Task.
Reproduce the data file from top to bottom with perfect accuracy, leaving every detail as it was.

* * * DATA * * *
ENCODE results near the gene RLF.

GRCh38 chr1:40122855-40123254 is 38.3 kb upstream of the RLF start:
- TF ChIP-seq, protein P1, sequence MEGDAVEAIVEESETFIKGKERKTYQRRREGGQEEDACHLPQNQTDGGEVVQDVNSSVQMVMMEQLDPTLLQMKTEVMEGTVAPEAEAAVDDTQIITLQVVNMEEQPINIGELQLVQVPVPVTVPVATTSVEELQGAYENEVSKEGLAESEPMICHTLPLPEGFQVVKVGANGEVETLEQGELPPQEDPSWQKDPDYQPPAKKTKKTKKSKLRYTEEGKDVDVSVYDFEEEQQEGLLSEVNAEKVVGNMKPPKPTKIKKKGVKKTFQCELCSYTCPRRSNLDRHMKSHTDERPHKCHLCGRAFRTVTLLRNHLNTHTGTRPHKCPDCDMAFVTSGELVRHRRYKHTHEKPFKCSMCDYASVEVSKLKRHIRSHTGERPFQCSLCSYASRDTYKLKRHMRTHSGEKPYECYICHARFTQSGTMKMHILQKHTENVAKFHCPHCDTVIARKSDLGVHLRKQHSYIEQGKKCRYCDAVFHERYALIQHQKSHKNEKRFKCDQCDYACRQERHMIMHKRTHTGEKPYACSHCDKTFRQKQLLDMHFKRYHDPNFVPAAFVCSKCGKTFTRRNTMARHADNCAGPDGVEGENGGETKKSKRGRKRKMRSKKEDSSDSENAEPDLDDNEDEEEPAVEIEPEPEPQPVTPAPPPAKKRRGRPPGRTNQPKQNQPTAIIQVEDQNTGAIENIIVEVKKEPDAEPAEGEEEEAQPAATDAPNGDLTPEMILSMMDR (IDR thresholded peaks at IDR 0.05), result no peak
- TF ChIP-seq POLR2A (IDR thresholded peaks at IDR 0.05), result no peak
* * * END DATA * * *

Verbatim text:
ENCODE results near the gene RLF.

GRCh38 chr1:40122855-40123254 is 38.3 kb upstream of the RLF start:
- TF ChIP-seq, protein P1, sequence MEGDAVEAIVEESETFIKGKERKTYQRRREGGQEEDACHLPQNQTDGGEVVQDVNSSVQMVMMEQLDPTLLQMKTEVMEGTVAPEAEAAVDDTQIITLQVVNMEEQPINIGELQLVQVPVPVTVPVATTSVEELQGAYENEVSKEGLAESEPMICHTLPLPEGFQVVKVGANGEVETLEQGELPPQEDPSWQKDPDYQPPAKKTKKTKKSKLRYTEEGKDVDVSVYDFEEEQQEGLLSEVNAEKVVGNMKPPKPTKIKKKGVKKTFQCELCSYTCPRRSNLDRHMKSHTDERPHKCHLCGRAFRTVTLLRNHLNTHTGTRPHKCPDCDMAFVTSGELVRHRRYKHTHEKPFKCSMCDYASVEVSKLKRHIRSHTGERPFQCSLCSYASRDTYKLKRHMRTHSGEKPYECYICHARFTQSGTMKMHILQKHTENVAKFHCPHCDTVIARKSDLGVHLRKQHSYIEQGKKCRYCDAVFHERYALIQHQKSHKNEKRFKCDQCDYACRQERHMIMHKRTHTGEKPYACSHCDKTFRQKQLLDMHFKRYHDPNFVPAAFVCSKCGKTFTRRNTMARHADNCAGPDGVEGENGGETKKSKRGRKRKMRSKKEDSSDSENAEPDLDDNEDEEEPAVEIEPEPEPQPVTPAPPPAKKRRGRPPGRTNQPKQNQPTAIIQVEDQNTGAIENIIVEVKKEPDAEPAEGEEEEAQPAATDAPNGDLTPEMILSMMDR (IDR thresholded peaks at IDR 0.05), result no peak
- TF ChIP-seq POLR2A (IDR thresholded peaks at IDR 0.05), result no peak